In 2015, Coleman was arrested at age 14 for threatening to shoot a girl at another high school. He entered a guilty plea to misdemeanor harassment. A former girlfriend of Coleman’s said in 2019 that he choked her twice and urged her to commit suicide.

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See more at https://kansasreflector.com/2021/10/31/kansas-state-rep-coleman-arrested-jailed-on-domestic-violence-allegation/.

Defendants charged in connection with forced labor of minor victims

A federal grand jury in the District of Kansas has returned an eight-count indictment against eight defendants for their alleged roles in a forced labor conspiracy that victimized numerous minors who, between 2000 and 2012, worked in various food service and other businesses in Kansas and around the United States.

The indictment alleged that from 2000 through 2012, the defendants participated in running an organization called the United Nation of Islam (UNOI), an organization founded by the now deceased Royall Jenkins. The UNOI is alleged to have subjected multiple minors employed at UNOI-operated businesses in Kansas, New York, New Jersey, Georgia, Connecticut, Ohio and elsewhere, to forced labor.

The indictment charge eight individuals with conspiracy to commit forced labor and forced labor: Kaaba Majeed, age 47, Jonesboro, Georgia; Yunus Rassoul, age 36, Cape Coral, Florida; James Staton, age 59, Fayetteville, North Carolina; Daniel Aubrey Jenkins, age 40; Lawrenceville, Georgia; Randolph Rodney Hadley, age 46, Fairburn, Georgia; Jacelyn Greenwell, age 42, Severn, Maryland; Etenia Kinard, age 46, Waldorf, Maryland; and Dana Peach, age 57, Clinton, Maryland.

The indictment alleges that over the course of more than a decade, the defendants coerced the victims into physically demanding labor at various UNOI-owned businesses around the United States.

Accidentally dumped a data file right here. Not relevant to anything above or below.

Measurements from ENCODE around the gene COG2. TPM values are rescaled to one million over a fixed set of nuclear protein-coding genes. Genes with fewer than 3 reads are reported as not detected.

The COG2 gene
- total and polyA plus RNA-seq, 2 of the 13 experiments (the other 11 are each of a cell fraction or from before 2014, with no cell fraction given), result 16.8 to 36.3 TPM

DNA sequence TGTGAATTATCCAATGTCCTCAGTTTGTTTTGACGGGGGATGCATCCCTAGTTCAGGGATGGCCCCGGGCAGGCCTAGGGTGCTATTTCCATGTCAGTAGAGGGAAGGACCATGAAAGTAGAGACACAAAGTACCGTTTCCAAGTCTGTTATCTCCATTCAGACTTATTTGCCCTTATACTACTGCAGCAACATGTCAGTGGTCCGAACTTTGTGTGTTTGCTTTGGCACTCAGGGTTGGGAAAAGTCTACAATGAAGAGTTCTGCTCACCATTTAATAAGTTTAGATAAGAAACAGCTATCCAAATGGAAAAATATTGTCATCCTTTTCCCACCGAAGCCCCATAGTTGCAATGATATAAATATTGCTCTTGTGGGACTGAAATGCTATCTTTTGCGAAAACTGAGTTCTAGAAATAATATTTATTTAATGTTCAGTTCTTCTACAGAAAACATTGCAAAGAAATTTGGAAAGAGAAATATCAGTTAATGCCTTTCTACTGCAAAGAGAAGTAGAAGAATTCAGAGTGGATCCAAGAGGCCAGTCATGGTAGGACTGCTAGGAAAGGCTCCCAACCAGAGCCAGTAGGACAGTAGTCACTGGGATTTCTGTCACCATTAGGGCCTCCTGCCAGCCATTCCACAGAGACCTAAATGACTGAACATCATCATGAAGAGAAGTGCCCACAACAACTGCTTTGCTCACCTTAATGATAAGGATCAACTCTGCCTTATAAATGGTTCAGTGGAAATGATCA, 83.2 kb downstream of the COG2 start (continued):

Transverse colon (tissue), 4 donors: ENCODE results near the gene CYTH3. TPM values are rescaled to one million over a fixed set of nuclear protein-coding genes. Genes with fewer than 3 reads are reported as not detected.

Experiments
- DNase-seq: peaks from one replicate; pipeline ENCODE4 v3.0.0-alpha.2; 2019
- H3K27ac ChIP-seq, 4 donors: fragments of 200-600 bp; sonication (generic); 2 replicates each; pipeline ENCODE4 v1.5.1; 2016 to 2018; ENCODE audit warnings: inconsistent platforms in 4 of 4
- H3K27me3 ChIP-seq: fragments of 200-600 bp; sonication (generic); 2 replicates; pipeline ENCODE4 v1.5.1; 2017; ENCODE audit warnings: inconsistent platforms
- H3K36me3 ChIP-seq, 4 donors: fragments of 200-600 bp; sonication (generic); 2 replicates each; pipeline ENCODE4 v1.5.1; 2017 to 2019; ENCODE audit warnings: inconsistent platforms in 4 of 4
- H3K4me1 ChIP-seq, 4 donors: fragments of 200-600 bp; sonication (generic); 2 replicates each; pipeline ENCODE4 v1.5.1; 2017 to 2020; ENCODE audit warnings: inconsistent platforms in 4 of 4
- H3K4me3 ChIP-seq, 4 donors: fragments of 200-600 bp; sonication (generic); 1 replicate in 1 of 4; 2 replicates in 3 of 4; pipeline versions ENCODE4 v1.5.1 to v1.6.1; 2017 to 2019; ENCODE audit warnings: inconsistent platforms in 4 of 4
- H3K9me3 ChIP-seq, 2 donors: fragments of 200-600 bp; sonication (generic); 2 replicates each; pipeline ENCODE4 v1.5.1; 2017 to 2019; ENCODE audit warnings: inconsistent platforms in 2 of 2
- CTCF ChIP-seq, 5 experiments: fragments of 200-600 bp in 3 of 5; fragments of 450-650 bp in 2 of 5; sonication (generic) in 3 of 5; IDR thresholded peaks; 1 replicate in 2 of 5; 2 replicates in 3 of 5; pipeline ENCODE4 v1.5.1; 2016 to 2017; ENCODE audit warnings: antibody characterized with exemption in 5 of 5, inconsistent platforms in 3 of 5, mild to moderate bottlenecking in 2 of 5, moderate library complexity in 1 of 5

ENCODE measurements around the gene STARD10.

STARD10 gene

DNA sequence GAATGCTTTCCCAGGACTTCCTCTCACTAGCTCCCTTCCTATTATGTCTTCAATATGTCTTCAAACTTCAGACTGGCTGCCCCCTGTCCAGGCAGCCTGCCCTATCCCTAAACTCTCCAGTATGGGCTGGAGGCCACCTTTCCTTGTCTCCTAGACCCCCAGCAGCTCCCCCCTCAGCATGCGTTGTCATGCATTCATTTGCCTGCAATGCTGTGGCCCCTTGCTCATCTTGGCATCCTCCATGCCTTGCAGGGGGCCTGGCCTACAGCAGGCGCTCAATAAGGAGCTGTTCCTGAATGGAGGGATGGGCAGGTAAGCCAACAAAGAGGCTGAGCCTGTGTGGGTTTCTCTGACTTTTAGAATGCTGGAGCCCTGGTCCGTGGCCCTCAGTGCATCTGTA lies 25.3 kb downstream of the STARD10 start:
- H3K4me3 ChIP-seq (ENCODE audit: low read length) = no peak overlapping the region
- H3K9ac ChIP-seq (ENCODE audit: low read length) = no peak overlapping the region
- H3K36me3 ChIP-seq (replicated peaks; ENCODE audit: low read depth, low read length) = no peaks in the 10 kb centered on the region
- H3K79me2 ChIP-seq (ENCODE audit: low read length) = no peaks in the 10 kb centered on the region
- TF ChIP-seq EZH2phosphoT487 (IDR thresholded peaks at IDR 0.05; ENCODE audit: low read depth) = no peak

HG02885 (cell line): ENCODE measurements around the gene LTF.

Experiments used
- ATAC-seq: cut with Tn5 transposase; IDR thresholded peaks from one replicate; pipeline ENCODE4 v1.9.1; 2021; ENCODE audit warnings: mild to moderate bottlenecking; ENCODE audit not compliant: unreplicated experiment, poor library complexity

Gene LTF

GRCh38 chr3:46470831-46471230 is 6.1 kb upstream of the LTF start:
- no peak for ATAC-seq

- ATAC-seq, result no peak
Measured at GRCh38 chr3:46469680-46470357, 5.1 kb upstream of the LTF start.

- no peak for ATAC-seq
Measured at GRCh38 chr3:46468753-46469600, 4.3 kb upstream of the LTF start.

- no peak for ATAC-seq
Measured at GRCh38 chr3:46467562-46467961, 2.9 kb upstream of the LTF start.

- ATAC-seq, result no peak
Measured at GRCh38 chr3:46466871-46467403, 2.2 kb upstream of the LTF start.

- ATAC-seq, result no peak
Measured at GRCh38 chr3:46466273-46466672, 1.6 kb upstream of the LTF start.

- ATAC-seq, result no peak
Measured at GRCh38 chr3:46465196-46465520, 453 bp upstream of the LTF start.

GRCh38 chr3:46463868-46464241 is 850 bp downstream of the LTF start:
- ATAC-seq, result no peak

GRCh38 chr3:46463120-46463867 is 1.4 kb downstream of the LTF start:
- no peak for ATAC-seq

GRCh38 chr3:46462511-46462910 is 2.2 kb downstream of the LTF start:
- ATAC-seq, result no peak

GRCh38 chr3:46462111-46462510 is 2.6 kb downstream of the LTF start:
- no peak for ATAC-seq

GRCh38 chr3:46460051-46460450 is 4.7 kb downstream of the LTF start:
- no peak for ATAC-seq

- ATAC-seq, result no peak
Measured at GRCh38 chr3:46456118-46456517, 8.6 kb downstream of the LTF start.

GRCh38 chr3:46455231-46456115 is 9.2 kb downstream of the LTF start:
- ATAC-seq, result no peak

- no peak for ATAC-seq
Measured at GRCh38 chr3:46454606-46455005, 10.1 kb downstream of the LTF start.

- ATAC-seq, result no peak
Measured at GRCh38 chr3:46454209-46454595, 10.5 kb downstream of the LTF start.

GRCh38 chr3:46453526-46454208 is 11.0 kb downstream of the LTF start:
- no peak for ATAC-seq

The defendants allegedly used coercive tactics, such as separating victims from their families; withholding food; abusing victims physically and verbally; subjecting victims to crowded living conditions; psychological manipulation; degrading treatment; isolating victims and limiting their ability to interact with anyone outside of UNOI; and suggesting to victims that those who left UNOI met tragic consequences. Although the victims were school-aged, it is alleged the defendants did not provide them with an adequate or legitimate education.
The defendants will be arraigned at a later date in Kansas City, Kansas.

Upon conviction, the alleged crimes carry the following penalties: forced labor with a penalty of up to 20 years in federal prison and a fine up to $250,000 and conspiracy to commit forced labor with a penalty of up to five years in federal prison and a fine up to $250,000.

This case was investigated by the FBI, with assistance from the U.S. Department of Labor – Office of the Inspector General and Wage and Hour Division. It will be prosecuted by Assistant U.S. Attorney Ryan Huschka for the District of Kansas and Trial Attorneys Vasantha Rao and Kate Alexander of the Civil Rights Division’s Human Trafficking Prosecution Unit.